Gualtieri says that’s not what sheriff deputies in Florida are up to.

“It’s all nonsense, ” he says. But he says if a person is undocumented and committing crimes, “We’re going to help ICE get you out of here, and that’s the way it should be.”

Gualtieri says that of the estimated 11-13 million undocumented people in the U.S., approximately one million have committed crimes – and that’s who he’s concerned about (In 2016 the Migration Policy Institute estimated that 820,000 of the 11 million unauthorized have been convicted of a crime).

“This isn’t about Sheriff Gualtieri,” said CAIR Florida attorney Robert Sichta .”This is about some law enforcement agencies deciding to ride the wave of a new and dangerous shift in policy that attempts to divide our communities into persons who deserve the protection of the Constitution and those who do not. The Constitution is still the law of the land. People are not criminals until found guilty. Existing detention laws follow the Constitution. The fact that any local government would expose itself to liability from unlawful detentions boggles the mind.”

Marc Rodrigues of the Hillsborough Community Protection Coalition rejects the idea that activists like himself are promoting fear, saying there’s already enough of that in immigrant communities due to the current political climate.

“Sheriff Gualtieri can talk about safety all he wants, but members of the community we speak with are in fact feeling less safe as a result of these policies, less likely to approach law enforcement if they are victims of crime,” he said.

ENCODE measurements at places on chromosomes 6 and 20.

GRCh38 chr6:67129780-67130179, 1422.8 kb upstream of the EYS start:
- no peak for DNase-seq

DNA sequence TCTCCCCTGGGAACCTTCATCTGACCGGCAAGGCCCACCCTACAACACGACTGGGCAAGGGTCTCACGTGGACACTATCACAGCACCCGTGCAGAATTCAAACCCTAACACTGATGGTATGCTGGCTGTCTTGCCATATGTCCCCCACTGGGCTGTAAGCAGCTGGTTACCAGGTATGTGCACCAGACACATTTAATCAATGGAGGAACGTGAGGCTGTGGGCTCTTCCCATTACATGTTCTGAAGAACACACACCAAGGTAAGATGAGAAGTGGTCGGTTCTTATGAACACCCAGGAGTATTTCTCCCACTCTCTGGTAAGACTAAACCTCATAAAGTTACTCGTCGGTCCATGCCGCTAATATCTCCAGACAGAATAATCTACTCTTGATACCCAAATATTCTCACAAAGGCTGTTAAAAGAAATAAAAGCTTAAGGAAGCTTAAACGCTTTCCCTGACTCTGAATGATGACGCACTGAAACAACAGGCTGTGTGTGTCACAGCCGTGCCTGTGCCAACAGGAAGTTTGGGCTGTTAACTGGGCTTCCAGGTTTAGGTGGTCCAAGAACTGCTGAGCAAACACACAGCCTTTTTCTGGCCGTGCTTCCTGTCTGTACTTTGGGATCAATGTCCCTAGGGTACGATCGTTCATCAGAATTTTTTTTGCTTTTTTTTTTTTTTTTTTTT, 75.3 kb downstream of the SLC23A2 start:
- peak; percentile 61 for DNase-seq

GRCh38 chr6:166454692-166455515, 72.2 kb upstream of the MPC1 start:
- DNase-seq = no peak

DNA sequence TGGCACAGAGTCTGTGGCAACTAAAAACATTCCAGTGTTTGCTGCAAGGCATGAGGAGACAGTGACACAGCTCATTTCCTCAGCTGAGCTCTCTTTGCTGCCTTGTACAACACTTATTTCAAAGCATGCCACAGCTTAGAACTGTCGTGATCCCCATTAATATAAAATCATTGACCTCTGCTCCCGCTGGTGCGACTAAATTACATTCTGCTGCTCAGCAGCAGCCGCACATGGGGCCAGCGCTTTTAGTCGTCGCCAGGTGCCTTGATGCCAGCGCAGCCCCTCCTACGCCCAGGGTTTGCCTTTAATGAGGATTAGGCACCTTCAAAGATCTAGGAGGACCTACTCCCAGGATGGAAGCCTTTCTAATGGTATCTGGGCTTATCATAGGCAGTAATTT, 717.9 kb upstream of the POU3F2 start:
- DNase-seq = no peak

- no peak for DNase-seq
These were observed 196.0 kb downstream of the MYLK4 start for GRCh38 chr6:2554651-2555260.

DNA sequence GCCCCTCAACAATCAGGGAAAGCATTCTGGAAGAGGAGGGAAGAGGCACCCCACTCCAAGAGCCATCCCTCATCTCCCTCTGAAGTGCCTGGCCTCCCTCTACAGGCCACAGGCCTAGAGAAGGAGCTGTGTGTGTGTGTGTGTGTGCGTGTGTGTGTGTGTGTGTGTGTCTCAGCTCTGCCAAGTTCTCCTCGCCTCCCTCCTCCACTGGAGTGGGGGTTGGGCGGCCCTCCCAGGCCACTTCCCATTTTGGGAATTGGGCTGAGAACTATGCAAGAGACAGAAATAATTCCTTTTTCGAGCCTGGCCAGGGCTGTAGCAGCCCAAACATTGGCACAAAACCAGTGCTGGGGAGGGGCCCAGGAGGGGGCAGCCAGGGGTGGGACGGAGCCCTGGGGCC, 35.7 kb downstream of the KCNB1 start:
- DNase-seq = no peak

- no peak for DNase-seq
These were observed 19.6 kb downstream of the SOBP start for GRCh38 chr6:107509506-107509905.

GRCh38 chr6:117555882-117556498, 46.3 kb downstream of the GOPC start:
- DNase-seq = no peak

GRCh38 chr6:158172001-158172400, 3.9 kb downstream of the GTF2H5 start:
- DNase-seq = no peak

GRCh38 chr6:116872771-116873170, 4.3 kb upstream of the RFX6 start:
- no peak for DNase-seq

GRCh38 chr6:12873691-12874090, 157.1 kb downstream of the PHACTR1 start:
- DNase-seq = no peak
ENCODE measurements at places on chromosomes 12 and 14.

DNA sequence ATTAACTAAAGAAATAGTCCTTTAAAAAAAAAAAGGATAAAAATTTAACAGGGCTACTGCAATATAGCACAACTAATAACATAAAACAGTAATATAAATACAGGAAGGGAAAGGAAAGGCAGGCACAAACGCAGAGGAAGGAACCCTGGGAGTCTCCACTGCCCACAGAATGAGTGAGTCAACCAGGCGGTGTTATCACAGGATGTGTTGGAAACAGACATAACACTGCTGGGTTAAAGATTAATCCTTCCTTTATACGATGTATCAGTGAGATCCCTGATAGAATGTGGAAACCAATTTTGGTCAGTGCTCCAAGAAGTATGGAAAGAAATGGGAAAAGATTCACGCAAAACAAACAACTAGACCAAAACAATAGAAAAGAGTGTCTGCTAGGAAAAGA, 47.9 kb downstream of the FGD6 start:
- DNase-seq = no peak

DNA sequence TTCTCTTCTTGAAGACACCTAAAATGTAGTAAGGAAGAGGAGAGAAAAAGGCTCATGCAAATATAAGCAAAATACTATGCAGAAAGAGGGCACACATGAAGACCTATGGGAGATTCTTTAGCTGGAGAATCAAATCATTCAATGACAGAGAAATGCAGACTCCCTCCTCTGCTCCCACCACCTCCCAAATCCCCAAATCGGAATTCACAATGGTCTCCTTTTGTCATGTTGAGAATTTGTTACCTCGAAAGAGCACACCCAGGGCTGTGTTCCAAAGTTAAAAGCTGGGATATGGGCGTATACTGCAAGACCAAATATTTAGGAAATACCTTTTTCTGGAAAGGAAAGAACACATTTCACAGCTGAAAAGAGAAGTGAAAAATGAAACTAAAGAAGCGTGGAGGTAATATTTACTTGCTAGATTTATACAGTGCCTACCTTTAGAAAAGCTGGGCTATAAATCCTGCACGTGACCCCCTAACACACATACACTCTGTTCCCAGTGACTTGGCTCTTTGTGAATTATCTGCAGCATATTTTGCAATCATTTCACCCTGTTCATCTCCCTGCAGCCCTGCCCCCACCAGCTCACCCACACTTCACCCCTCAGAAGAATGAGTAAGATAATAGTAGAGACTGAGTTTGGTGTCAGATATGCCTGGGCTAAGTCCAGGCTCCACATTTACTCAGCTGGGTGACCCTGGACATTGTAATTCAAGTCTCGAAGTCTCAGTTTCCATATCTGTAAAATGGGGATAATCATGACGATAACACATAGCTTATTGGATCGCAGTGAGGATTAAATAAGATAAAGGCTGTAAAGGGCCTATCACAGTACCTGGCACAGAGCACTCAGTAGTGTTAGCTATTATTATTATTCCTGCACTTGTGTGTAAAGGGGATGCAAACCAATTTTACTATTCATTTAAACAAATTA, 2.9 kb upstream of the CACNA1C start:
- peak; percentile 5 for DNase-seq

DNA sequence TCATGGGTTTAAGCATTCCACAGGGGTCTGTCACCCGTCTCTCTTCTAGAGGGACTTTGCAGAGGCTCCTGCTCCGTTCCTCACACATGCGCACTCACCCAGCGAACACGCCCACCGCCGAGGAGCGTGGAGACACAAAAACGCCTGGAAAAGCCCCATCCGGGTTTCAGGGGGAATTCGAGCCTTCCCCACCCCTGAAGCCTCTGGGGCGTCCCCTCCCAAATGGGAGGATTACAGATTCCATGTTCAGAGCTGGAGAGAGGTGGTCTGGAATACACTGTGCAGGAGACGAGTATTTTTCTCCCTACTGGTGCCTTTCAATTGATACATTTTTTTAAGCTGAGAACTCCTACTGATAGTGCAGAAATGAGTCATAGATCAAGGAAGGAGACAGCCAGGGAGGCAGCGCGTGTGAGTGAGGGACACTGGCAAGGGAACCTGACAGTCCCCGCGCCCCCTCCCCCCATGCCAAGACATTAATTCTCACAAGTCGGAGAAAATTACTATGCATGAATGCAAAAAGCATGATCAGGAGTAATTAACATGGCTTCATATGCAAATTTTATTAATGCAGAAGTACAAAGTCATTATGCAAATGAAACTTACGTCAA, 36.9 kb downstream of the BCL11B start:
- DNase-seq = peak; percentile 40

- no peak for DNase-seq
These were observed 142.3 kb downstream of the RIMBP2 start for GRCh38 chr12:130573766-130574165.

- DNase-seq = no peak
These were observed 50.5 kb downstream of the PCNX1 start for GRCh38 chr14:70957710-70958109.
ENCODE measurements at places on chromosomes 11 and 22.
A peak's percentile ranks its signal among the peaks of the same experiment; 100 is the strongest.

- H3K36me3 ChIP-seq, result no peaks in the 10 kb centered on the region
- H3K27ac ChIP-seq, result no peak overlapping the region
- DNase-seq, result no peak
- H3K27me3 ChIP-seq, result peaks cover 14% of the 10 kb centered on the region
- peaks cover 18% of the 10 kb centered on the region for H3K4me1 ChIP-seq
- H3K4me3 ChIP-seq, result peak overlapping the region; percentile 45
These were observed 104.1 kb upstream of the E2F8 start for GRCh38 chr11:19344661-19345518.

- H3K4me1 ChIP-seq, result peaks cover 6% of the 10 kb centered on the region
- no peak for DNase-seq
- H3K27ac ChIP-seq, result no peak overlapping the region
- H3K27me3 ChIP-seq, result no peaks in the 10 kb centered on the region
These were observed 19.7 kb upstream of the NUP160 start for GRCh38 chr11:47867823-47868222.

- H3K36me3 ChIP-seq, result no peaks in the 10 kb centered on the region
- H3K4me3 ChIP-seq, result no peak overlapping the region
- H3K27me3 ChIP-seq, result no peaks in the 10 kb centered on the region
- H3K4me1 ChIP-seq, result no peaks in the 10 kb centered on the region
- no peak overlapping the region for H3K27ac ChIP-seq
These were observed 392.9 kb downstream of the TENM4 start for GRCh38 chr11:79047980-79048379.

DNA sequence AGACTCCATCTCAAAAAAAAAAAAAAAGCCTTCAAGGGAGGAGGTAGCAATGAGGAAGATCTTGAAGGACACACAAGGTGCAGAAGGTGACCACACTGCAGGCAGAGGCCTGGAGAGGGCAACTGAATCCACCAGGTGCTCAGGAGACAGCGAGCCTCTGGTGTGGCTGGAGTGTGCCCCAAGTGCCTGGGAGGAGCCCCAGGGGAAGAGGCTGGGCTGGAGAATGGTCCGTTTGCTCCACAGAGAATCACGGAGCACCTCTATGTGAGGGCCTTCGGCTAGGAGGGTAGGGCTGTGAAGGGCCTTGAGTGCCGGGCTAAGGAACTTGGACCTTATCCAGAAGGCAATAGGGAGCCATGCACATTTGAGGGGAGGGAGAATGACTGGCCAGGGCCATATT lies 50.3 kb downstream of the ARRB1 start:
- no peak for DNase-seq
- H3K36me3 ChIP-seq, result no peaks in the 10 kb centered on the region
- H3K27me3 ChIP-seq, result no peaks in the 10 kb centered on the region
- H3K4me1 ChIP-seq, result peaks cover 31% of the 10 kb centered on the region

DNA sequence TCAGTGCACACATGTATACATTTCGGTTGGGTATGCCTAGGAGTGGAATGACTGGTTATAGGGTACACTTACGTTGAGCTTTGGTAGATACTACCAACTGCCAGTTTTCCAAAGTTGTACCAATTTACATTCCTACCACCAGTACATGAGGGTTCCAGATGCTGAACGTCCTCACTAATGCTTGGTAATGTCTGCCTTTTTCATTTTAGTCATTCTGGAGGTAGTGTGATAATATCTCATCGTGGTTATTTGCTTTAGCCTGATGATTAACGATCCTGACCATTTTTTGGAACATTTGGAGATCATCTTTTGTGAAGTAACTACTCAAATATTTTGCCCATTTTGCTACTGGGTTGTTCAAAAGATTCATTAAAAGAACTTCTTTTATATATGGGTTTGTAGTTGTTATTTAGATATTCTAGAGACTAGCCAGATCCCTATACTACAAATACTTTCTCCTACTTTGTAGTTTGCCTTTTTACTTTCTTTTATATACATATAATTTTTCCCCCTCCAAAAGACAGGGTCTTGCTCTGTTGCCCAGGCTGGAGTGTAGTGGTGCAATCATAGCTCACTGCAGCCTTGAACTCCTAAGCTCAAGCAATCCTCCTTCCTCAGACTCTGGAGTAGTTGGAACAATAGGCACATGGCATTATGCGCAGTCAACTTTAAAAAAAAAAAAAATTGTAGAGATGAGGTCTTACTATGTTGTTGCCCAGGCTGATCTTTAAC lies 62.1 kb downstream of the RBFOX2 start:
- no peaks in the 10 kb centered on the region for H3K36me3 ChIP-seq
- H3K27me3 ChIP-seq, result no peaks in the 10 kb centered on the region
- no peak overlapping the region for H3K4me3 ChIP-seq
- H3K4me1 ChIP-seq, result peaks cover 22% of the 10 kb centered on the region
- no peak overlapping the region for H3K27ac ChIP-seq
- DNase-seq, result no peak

“The reality is that that what is often considered a misdemeanor infraction for a U.S. citizen that is resolved routinely, thousands of times every day across this country through the paying of a fine or the posting of bond, results, for an immigrant, in utter life-shattering devastation,” Rodrigues added.

“When an undocumented immigrant repeatedly drives without a license to be able to work and to keep a roof over their head and food on the table in a state that won’t allow that immigrant to apply for a driving permit, that person is deemed a ‘felon’ and subjected to these Sheriff-ICE collaboration, detention, deportation, family separation policies. Then we’re asked to remain silent as politicians and Sheriffs, eager to capitalize on fear to advance their careers, crow about how incredible of a job they’ve done to keep US citizens safe from the dangers of a housekeeper, tomato picker, landscaper or construction worker who was found driving with a broken tail light. We will not remain silent.”

The 17 counties participating include: Bay, Brevard, Charlotte, Columbia, Hernando, Hillsborough, Indian River, Lee, Manatee, Monroe, Pasco, Pinellas, Polk, Santa Rosa, Sarasota, Suwannee and Walton.

An organizer for Thursday’s event, Vickie Dunn, says that her group would have welcomed Gualtieri speaking to the group at a later date, “but that option wasn’t offered.”

The roundtable discussion is scheduled to take place Thursday night at 7:00 p.m. at the Allendale United Methodist Church, 3803 Haines Rd. N. in St. Petersburg. Those who plan on attending are advised to RSVP online.

Mitch Perry has been a reporter with Extensive Enterprises since November of 2014. Previously, he served five years as political editor of the alternative newsweekly Creative Loafing. Mitch also was assistant news director with WMNF 88.5 FM in Tampa from 2000-2009, and currently hosts MidPoint, a weekly talk show, on WMNF on Thursday afternoons. He began his reporting career at KPFA radio in Berkeley and is a San Francisco native who has lived in Tampa since 2000. Mitch can be reached at